Let’s revisit the pie-baking analogy. If I gave you all the ingredients, you might be able to put two and two together and push your way through to some form of a final product. However, it’s harder that way, it’s riskier, and there’s a constant feeling of winging it. The recipe (aka your strategic communication plan) is what brings order, understanding, and security to the process.

In addition, having a communication strategy allows you to collaborate. While you may know what your goals are, your team and clients aren’t in your head with you. You may have all the right people and tools, but if you don’t know how to collaborate, communicate, and pull those resources together, you are in trouble. Strategic communication allows for mutual understanding.

In fact, organizations that promote collaboration are 4.5 times LESS likely to lose their best employees. Not only that, but effective communication can increase a team’s productivity by 20 to 25%.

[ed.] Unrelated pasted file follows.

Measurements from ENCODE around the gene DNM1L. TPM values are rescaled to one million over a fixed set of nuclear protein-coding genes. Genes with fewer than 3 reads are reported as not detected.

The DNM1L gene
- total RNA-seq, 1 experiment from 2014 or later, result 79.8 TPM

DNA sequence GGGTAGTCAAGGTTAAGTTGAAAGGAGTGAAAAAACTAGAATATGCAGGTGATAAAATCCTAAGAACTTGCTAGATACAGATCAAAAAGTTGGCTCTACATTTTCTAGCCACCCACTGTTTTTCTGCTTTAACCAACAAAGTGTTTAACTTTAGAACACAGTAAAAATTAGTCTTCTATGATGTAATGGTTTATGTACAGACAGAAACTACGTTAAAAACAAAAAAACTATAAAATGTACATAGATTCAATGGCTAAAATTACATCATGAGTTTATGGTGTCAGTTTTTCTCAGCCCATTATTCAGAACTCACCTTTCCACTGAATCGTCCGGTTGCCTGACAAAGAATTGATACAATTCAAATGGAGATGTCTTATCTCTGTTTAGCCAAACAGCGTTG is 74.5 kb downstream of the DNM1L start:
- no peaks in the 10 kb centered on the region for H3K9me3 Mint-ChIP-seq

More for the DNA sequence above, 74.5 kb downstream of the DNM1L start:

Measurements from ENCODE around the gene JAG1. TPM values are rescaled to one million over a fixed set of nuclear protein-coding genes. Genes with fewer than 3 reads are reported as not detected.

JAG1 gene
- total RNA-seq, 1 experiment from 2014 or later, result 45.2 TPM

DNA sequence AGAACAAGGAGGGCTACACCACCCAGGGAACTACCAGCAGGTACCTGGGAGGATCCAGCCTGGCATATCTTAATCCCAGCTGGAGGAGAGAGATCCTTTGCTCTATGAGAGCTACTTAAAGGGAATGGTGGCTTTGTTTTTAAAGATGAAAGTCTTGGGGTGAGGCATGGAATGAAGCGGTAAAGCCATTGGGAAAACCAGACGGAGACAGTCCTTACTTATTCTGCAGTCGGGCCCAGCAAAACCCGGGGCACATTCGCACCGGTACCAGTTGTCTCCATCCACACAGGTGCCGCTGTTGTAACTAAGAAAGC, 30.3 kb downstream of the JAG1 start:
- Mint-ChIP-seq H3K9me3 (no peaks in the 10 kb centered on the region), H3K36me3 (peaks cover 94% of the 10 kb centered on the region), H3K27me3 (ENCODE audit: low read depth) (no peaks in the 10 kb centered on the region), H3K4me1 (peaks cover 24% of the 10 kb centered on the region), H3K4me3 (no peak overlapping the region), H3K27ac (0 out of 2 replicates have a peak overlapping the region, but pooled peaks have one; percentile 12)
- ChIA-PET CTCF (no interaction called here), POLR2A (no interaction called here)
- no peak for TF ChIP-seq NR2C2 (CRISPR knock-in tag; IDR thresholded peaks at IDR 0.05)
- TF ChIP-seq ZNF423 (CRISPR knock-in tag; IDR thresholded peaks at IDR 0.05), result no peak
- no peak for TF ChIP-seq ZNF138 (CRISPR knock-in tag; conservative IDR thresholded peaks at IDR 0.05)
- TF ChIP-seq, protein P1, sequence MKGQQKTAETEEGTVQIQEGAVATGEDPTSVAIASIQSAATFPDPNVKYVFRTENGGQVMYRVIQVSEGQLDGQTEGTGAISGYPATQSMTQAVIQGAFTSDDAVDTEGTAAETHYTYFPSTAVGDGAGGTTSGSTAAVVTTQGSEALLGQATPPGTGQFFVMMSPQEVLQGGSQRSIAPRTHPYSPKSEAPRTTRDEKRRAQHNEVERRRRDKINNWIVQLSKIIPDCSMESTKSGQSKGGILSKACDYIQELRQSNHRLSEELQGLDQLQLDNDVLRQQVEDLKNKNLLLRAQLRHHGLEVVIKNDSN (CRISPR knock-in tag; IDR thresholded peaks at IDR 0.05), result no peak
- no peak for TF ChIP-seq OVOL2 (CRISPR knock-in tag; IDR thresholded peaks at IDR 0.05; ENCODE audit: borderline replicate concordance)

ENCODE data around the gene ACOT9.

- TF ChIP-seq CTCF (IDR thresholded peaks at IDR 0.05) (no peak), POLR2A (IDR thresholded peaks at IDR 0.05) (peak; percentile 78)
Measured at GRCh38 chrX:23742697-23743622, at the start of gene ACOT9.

How Do I Develop a Strategic Communications Strategy?

Here’s that recipe we’ve been talking about. Let’s get baking!

1.) Determine Your Goal

First and foremost, you must define the purpose of the communication. What do you hope to accomplish through the successful delivery of your message? If your goal is unclear, the rest of the steps will be too. You’ll be left with a foggy, confusing line of communication. Not fun!

This step might seem obvious, yet 51% of companies do so little as to attempt to develop aligned goals. How can you achieve your goals if you don’t know what they are? You can’t!

Your goal may be to create a new social media strategy with your creative team. Or maybe you want to create a digital holiday campaign for your business. Whatever it is, your goal should be reasonable, purposeful, and logical.

2.) Define Your Audience

It doesn’t matter how beautiful of a holiday greeting you write; if you mail it with the wrong address, the person it’s intended for will never get it and you’ve wasted your time.